“What to do with unloved public housing projects is a perennial source of controversy and debate. Those assertive, post-War concrete giants prompt apoplexy throughout much of middle England, with dynamite and wrecking balls often the preferred solution. In the final chapter of a new book, architect and historian Victoria Watson proposes an extraordinary use for the defining feature of a grim Italian estate – fill it with millions of robot beetles.”
Architecture, by virtue of what it is, involves moments of utopia; the architect has an idea, which she must work upon if she wants to express it in material form.
Utopian Adventure: the Corviale Void begins by looking at the projective drawing and speculative writing of early Modern architects Julian-David Le Roy and Giovanni Battista Piranesi. The text then leaps to the late 20th century to focus upon a specific constellation of projects from the Italian discourse of the 1950s and 60s. One utopian product of this discourse actually materialised as urban form in the late 1970s, manifesting in the construction of an enormous, one kilometre long housing development in the suburbs of Rome and known as Corviale.
Alongside this narrative from within the History of Architecture, the text simultaneously develops the theme of the Air Grid. Essentially a colour form, Air Grid is pleasant to look at, even compelling, but what is especially interesting about it is that it opens the way for thinking about the interplay of sense and non-sense in human perception of form; in developing the Air Grid theme the text draws upon the ideas of Yves Klein, Gaston Bachelard and Arthur Schopenhauer.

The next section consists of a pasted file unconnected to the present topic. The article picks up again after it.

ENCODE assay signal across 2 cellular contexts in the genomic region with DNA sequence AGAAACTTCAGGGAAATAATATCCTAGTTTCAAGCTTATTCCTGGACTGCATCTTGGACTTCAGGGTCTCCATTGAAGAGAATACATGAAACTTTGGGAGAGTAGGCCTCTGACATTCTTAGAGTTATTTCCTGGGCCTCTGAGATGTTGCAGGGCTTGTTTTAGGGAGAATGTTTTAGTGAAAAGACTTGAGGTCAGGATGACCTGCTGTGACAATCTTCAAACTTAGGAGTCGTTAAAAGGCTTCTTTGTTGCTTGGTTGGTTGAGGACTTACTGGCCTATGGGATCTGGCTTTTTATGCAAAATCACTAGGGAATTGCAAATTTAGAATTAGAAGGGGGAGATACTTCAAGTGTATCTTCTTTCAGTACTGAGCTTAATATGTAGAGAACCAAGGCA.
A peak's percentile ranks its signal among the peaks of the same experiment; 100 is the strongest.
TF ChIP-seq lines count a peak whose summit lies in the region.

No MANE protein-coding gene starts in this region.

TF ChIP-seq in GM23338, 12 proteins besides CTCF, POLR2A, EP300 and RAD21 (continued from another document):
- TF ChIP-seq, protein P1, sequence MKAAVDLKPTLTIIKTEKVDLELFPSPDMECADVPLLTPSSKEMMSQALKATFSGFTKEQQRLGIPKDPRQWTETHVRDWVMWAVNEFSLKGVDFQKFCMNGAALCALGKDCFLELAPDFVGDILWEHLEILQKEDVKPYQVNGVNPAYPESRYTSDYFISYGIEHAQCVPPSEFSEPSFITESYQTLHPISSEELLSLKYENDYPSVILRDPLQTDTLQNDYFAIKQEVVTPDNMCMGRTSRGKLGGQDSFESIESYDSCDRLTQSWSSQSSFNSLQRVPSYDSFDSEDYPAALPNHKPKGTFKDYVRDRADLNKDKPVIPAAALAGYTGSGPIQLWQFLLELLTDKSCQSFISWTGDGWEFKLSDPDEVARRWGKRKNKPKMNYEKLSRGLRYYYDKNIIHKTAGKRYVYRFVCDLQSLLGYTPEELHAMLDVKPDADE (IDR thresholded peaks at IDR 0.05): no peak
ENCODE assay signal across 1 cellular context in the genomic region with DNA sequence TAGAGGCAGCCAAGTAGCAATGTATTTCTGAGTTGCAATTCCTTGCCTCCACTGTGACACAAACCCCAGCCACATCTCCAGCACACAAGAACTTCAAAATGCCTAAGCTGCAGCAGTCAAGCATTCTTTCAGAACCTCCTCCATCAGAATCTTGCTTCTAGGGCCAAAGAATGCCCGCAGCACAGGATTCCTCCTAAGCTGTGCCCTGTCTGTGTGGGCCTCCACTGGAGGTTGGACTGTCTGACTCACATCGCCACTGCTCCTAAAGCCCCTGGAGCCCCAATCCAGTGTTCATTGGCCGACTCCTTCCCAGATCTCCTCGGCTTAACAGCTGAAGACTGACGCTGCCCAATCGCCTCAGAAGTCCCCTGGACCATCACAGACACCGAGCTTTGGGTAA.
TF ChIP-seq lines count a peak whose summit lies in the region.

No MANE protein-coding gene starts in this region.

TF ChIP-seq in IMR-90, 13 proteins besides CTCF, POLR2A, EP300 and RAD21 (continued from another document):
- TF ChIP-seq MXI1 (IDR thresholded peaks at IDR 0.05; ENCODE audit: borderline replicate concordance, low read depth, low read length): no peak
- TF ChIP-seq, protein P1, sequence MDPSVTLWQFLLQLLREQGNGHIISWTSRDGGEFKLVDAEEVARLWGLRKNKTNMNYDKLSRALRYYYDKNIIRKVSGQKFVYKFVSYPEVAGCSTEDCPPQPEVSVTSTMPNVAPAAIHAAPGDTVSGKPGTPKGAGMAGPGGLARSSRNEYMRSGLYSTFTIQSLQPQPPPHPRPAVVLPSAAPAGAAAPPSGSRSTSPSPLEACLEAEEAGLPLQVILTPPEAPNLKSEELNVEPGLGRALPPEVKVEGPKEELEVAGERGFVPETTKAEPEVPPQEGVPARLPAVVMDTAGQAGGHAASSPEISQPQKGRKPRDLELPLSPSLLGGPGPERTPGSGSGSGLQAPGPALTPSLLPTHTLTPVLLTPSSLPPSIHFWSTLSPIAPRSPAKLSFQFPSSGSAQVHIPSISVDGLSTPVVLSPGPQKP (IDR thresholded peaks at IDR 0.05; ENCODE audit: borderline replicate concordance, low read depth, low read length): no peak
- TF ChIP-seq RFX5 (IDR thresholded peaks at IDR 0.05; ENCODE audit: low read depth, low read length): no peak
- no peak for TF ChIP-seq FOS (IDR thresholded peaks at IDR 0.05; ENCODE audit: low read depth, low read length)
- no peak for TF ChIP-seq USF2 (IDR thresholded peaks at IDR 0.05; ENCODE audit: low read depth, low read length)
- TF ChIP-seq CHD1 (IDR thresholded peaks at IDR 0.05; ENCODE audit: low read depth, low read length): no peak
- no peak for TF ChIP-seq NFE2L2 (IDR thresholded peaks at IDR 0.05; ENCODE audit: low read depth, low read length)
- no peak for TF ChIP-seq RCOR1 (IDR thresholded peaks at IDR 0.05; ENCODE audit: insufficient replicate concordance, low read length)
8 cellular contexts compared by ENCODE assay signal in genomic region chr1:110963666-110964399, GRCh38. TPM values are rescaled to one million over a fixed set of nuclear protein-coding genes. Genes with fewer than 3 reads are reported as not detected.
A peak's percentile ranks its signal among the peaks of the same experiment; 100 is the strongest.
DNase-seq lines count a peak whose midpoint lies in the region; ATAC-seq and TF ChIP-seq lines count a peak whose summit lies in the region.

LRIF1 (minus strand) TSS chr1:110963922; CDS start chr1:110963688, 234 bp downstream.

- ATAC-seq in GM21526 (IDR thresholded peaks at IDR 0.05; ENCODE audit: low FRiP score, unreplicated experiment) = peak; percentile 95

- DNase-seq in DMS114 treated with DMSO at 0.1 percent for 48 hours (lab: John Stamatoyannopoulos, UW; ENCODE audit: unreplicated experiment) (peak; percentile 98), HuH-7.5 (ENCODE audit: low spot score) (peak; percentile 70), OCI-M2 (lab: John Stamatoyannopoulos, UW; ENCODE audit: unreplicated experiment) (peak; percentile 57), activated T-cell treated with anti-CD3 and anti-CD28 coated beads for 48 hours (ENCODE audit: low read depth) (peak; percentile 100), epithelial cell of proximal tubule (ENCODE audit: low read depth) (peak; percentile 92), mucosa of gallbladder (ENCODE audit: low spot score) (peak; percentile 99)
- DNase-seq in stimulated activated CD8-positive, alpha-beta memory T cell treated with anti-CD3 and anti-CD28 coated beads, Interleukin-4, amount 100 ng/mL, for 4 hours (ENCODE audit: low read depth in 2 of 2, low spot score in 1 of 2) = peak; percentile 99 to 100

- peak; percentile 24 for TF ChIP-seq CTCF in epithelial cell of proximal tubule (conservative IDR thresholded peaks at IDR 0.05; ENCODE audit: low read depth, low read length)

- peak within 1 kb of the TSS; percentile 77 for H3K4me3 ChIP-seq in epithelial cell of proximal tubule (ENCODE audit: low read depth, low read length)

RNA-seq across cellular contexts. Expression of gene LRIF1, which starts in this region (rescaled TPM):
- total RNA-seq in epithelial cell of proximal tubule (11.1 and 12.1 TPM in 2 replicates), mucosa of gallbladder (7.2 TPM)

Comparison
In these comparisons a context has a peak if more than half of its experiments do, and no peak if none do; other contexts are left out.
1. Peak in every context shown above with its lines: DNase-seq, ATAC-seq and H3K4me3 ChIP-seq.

The conclusion of the text draws the two strands of inquiry together in an Air Grid proposition for the void space that lies at the heart of the Corviale development.
‘A flight into the poetics of gossamer, the metaphysics of optics, and the most imaginative reaches of architectural thought, Victoria Watson’s book is indeed a utopian adventure, leading the reader on an exhilarating excursion into a project of late-modern Italian urbanism, on the wings of robot beetles.’ Joan Ockman, Columbia University, USA